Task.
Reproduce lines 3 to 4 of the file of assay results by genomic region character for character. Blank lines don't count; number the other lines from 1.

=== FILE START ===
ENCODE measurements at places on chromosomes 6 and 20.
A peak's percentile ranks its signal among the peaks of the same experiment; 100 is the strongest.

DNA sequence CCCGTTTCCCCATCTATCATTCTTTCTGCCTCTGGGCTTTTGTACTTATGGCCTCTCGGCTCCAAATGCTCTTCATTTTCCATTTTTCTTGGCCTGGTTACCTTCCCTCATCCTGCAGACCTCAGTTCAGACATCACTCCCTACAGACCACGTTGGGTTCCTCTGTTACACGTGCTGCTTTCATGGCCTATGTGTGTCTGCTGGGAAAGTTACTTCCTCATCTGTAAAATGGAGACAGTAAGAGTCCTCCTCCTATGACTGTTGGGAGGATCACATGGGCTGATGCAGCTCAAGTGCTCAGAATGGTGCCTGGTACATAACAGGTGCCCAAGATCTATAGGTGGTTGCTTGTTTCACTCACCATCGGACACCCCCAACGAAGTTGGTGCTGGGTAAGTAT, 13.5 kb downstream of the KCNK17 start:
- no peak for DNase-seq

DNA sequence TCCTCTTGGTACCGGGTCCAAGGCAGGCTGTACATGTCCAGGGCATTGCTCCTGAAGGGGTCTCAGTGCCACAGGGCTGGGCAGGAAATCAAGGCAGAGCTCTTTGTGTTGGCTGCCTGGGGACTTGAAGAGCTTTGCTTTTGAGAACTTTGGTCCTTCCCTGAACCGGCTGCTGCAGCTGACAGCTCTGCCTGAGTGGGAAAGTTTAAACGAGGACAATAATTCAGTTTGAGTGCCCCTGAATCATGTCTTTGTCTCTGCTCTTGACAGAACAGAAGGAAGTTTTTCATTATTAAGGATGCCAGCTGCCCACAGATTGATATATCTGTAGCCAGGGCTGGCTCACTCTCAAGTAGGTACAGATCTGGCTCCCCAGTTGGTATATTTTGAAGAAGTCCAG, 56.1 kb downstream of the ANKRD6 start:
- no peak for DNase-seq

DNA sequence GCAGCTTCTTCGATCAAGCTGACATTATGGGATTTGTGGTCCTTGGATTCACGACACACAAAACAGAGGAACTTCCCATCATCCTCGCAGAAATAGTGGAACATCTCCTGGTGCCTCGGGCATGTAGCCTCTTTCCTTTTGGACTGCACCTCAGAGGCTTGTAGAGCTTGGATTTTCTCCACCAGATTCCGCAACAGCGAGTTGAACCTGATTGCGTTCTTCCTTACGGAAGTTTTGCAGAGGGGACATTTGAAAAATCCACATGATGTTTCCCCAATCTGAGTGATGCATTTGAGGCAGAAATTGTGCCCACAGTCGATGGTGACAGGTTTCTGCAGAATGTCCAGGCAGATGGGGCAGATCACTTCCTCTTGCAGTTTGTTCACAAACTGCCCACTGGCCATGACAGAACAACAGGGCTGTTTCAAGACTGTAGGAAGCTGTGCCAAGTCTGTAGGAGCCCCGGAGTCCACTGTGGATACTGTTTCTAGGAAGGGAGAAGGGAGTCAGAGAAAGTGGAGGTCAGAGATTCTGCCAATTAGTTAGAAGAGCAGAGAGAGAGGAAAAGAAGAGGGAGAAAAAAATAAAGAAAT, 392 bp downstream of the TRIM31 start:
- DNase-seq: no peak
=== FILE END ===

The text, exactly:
DNA sequence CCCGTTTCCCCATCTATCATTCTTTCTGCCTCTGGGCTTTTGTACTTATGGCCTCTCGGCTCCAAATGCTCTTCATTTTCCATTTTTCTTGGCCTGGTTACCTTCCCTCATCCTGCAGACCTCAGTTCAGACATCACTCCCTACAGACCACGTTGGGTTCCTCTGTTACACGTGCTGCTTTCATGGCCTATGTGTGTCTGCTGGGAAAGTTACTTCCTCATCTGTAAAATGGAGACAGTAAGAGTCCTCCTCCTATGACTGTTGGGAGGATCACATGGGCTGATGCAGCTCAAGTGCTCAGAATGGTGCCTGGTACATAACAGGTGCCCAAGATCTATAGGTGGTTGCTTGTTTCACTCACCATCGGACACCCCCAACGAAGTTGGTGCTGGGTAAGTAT, 13.5 kb downstream of the KCNK17 start:
- no peak for DNase-seq